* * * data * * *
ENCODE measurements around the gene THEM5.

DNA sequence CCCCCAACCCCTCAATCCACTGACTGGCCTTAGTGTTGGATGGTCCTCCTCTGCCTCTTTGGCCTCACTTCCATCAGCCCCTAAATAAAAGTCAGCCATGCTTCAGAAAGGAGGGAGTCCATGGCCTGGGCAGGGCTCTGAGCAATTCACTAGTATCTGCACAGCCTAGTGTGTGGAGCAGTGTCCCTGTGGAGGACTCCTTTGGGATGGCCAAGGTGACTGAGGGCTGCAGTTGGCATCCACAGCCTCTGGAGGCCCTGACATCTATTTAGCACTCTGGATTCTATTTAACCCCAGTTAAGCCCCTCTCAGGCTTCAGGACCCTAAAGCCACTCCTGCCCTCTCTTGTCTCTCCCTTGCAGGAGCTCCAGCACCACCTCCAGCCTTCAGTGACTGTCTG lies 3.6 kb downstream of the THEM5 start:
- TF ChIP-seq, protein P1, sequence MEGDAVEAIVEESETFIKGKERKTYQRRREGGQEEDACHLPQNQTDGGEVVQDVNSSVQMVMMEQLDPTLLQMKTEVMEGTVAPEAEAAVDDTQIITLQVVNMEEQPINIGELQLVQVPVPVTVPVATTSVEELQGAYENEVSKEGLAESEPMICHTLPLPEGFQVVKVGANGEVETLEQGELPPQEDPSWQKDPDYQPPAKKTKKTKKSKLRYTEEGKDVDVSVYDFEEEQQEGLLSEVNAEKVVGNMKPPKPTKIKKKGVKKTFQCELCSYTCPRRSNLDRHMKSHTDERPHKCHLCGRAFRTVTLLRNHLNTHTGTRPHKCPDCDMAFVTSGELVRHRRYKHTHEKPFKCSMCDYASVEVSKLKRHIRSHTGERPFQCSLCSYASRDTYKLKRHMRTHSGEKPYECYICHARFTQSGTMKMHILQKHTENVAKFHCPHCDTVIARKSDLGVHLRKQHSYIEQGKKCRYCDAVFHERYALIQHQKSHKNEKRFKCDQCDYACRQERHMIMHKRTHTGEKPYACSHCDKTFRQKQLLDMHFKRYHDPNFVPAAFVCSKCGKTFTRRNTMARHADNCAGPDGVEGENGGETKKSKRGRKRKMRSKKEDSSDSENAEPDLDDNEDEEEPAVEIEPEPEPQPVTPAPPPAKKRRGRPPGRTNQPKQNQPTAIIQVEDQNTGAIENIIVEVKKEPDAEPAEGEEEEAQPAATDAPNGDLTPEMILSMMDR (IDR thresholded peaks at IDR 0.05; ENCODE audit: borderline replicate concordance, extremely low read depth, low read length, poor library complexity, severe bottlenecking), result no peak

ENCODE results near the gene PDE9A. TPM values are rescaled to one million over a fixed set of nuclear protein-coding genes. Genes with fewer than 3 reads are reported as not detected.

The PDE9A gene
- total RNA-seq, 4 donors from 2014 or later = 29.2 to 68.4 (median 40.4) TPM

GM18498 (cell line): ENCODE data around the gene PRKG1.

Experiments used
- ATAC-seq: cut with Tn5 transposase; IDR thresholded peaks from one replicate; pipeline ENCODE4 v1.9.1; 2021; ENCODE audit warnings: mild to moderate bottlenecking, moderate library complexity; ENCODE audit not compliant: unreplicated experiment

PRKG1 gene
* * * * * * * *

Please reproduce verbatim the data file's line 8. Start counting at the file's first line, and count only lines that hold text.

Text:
Experiments used